Why was spinal orthoses chosen to be a topic?
Spinal orthoses was selected as a CBR topic because the Office of Inspector General (OIG) determined that improper payment rates are high for suppliers of orthotic braces. The OIG found that many services billed were not medically necessary and the documentation submitted did not meet Medicare criteria. For more details, see the following web links:
Does receiving a CBR mean that I am referring these items incorrectly?
Receiving a CBR is not necessarily indicative of incorrect practices; however, it does mean that your referral patterns are different from your peers. There can be many reasons your patterns may vary, including region, subspecialty, and patient acuity. If you still have questions and/or concerns after reviewing your CBR, please contact the CBR Support Help Desk by telephone at 1-800-771-4430 or by email at CBRSupport@eglobaltech.com.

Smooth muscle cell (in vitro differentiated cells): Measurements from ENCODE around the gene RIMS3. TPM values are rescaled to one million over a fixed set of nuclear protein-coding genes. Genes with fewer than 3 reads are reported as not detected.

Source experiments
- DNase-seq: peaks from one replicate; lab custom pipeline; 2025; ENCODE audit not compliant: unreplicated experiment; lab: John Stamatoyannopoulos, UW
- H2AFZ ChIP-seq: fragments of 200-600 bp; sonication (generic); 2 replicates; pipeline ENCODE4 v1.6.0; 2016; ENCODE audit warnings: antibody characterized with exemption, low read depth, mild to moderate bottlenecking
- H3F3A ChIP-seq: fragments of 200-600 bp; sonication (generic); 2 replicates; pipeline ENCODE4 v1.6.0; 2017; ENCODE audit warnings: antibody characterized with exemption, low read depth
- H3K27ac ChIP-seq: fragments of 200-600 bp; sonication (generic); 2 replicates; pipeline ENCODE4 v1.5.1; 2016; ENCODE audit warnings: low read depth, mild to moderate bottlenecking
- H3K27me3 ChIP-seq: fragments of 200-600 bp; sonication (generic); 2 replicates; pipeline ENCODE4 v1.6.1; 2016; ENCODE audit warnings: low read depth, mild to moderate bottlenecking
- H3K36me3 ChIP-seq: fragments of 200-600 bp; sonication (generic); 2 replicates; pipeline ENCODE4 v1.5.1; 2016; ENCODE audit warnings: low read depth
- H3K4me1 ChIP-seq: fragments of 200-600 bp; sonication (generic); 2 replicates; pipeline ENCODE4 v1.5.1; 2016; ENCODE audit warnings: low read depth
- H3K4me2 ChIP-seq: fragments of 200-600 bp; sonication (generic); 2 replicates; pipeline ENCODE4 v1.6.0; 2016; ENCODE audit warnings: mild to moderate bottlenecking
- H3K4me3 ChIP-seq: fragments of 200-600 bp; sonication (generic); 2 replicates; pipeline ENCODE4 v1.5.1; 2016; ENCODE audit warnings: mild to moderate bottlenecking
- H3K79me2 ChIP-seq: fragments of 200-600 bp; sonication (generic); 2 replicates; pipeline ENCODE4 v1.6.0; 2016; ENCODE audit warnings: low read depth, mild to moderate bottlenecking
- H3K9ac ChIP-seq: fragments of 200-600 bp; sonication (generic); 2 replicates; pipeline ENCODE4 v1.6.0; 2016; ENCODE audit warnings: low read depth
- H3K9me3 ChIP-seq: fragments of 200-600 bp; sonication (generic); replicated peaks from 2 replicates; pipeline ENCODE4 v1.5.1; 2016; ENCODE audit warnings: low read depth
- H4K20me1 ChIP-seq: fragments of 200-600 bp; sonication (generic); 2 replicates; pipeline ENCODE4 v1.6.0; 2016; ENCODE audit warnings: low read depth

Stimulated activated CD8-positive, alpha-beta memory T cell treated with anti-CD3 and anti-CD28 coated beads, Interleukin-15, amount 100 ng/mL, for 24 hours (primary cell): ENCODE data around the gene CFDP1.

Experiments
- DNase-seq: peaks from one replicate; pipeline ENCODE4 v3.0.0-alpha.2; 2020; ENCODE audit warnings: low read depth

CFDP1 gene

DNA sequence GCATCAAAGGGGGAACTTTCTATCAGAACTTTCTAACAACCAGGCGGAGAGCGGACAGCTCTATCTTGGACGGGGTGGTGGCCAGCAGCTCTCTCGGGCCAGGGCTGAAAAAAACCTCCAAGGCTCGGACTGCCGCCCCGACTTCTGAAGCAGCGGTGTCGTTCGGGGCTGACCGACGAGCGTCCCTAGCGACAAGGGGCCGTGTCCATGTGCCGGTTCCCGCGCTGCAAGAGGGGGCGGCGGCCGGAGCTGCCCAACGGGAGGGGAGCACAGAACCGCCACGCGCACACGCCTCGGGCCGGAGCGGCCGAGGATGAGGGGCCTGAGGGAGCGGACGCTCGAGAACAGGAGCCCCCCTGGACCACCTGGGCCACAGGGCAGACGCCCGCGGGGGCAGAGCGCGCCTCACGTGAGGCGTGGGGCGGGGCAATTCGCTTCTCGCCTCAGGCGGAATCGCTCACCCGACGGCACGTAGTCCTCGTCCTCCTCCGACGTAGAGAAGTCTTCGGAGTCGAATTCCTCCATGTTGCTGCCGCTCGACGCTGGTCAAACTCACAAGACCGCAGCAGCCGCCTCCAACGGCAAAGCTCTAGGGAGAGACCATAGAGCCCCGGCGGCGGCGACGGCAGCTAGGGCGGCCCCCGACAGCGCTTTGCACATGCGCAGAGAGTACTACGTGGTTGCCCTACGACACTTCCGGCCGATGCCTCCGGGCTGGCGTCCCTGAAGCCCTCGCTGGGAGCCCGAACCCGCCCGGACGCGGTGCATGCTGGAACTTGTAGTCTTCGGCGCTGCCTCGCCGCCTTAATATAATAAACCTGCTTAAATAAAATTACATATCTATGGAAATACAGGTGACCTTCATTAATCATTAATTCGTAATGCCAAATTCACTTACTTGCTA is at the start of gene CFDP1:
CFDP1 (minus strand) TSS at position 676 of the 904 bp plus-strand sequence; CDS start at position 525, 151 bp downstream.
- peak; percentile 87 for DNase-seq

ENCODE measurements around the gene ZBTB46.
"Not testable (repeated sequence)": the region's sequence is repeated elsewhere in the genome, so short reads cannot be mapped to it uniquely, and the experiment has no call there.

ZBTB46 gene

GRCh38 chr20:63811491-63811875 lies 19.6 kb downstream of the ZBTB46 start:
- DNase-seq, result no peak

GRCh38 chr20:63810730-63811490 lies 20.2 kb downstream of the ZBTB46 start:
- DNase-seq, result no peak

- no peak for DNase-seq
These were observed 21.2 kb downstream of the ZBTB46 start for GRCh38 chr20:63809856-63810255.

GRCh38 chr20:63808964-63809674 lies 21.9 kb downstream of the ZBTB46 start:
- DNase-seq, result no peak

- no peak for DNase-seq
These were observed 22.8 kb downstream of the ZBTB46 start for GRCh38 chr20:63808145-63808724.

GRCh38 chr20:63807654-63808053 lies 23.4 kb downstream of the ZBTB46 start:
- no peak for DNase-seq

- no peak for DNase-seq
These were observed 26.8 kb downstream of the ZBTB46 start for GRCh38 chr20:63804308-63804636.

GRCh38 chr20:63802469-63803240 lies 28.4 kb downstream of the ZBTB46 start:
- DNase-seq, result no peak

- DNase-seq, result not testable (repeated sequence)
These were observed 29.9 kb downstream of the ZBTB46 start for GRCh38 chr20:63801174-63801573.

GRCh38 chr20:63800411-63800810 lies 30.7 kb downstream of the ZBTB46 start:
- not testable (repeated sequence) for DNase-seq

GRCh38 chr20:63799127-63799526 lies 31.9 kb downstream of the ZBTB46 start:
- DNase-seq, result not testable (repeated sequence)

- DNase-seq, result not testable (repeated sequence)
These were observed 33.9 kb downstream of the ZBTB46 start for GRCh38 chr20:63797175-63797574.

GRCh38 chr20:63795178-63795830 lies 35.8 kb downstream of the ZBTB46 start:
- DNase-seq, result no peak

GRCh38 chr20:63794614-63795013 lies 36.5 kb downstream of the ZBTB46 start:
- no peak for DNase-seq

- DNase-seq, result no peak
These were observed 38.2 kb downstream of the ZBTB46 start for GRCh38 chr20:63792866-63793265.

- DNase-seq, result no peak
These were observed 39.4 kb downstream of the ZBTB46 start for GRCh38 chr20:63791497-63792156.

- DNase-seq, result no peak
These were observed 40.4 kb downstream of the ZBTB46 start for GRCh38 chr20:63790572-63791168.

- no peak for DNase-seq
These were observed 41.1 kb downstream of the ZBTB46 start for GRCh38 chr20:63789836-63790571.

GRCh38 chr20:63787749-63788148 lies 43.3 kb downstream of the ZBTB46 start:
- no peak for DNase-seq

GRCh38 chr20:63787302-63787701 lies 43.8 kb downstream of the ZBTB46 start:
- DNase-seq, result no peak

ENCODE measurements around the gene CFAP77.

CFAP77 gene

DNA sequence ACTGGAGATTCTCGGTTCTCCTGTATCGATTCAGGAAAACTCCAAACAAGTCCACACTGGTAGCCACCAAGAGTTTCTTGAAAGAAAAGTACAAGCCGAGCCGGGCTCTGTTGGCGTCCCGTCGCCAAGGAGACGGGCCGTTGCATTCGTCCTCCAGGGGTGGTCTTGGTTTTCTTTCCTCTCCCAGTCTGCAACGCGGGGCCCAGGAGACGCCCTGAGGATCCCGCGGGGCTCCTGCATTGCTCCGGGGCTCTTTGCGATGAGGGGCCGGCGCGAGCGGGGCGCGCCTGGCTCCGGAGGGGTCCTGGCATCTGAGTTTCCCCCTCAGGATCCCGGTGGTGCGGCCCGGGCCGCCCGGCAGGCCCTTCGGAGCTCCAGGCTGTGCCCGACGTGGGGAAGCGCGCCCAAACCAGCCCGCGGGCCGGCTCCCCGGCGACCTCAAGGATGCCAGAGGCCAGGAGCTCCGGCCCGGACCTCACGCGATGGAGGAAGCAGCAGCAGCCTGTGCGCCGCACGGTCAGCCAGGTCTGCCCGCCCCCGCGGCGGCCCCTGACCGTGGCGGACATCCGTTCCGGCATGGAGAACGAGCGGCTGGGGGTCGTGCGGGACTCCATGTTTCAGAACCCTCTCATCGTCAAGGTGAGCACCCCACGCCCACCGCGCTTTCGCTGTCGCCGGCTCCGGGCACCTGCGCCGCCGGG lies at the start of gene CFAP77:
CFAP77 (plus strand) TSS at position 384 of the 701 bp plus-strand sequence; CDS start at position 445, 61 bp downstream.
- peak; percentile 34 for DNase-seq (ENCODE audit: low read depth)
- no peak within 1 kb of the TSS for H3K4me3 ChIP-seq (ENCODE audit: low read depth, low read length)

Should I be concerned about being audited since I received a CBR?
The CBR team does not conduct audits nor have access to medical documentation needed to perform audits of claims. The purpose of CBRs is to inform providers and/or suppliers about their billing and payment patterns. It may be beneficial, however, for you to conduct self-audits from time to time. Resources that can help with setting up an audit process are located on our CBR website page at the link titled, Self-Audit Help.
Where can providers and/or suppliers find additional information about CBR201802?
Providers and/or suppliers may benefit from the explanations of the Tables in the CBR, which are found at the web link titled, CBR201802 Statistical Debriefing. Additionally, the links for the references and resources used in this CBR are located at CBR201802 Recommended Links.